Customized quality processes

Due to safety reasons, quality control of components for applications in the field of nuclear technology is essential and significantly more complex than in less  critical industries. Therefore, EagleBurgmann set up a close-knit process for the production of the expansion joints in association with the customer. It includes each production step from quality control of the raw material to the documentation of each individual processing step. 

In addition, representatives from Electrabel, Tractebel and EagleBurgmann visited the EPDM 400G production facility and convinced themselves that the  manufacturing processes met the high quality and safety requirements. Production batches which have been checked at Tractebel are given the additional  designation NCL for “nuclear”. Only this EPDM 400 NCL may be installed in the expansion joints for Electrabel.

In collaboration with the quality department at EagleBurgmann, the people in charge at Electrabel developed precise workflows for the manufacturing of the  expansion joints. From the raw materials used to the duration of the vulcanization process, every work step was precisely defined on the basis of customer specifications. The customer checked that the specified work processes were carefully observed during two audits at the EagleBurgmann production plant. “It was very important for us to create transparency. The customer should be able to check the implementation of the standards at any time during production”, says Tony Foncke. Each produced batch is accepted in person by employees from EagleBurgmann as well as the quality manager from Electrabel during a visit to the  production plant.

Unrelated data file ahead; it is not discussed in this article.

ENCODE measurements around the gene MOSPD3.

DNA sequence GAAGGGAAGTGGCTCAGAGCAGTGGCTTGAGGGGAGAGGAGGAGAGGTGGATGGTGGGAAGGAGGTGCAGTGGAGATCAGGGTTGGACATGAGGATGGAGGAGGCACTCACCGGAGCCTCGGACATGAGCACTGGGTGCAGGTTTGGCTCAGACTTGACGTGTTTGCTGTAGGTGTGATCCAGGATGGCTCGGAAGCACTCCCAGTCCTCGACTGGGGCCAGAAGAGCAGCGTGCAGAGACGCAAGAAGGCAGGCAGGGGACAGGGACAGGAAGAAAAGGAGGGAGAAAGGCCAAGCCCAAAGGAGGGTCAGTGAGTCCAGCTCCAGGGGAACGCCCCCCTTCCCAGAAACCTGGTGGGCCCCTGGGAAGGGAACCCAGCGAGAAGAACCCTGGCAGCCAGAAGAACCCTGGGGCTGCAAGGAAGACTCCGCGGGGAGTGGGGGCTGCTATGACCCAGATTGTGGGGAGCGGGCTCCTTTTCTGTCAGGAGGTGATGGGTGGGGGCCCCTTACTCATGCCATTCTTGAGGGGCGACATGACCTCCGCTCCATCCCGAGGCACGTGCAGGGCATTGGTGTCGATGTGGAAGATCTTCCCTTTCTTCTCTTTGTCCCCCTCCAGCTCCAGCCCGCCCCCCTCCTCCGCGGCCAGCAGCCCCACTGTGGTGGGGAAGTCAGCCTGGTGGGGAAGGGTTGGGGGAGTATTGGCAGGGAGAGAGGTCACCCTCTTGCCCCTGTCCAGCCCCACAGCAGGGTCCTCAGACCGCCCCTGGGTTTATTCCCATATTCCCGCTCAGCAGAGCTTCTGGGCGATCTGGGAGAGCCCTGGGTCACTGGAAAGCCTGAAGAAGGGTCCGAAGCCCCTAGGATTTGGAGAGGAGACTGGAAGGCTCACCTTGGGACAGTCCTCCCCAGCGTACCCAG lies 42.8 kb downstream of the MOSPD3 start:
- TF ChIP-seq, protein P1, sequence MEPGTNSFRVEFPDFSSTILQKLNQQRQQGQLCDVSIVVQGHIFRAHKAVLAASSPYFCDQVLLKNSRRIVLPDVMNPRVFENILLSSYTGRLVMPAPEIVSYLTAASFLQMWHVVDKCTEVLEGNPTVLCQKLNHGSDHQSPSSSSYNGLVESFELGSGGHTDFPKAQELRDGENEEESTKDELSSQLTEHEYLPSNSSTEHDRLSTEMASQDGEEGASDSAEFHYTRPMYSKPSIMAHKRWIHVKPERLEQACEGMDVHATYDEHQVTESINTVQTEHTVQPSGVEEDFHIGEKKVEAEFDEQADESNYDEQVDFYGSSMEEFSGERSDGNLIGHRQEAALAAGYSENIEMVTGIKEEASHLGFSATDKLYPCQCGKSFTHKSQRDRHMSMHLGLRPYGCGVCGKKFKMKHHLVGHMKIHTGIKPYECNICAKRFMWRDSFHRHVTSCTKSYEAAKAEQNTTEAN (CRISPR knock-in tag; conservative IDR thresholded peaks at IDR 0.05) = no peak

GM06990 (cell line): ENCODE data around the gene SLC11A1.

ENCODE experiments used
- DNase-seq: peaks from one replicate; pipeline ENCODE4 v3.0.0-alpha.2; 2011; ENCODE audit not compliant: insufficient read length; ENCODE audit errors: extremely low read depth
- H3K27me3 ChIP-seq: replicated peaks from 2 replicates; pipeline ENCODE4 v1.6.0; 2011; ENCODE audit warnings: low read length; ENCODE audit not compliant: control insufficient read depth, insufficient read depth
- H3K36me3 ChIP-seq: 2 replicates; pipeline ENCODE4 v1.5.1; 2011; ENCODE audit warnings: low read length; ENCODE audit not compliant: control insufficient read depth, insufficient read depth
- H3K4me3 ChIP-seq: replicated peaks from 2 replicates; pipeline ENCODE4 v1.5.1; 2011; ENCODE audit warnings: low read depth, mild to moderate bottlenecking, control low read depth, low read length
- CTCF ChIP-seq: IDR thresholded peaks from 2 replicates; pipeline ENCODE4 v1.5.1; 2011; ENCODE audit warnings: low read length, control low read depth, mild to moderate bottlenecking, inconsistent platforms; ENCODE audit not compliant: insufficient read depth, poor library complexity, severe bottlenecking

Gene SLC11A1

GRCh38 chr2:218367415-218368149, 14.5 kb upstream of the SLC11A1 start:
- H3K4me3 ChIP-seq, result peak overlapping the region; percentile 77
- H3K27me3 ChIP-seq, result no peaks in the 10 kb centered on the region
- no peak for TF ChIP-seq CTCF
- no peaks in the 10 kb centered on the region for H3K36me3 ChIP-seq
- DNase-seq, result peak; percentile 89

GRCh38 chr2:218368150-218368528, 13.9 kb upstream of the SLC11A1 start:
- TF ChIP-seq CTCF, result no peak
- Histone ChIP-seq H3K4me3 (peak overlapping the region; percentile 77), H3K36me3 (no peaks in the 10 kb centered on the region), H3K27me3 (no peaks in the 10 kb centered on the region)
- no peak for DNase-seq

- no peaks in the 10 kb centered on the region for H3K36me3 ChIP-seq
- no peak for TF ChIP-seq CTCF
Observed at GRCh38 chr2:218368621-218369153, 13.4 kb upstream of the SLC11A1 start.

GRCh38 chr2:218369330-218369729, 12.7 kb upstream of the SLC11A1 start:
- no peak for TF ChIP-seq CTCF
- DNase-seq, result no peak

Every single expansion joint is delivered with a comprehensive quality report, a certificate of compliance and numerous other documents which confirm the quality of the product as well as the strict obedience to the stipulated workflows. The person responsible for production guarantees by signature that all specified production processes and parameters are precisely adhered to. The production has recently been relocated from Denmark to Turkey without any  drawbacks for the customer.

Application-oriented tests and safety for the power plant personnel

EagleBurgmann performs tests for the expansion joints on special steel devices according to customer specifications. Test procedures such as pressure and bubble tests are used to determine if the components can withstand a given pressure for half an hour. These performance tests are also supervised by employees from Electrabel and Tractebel. Only after they have accepted the test results, the expansion joints are delivered to the power plant. The high quality demands and  detailed documentation requirements are reflected in the time required for the individual steps.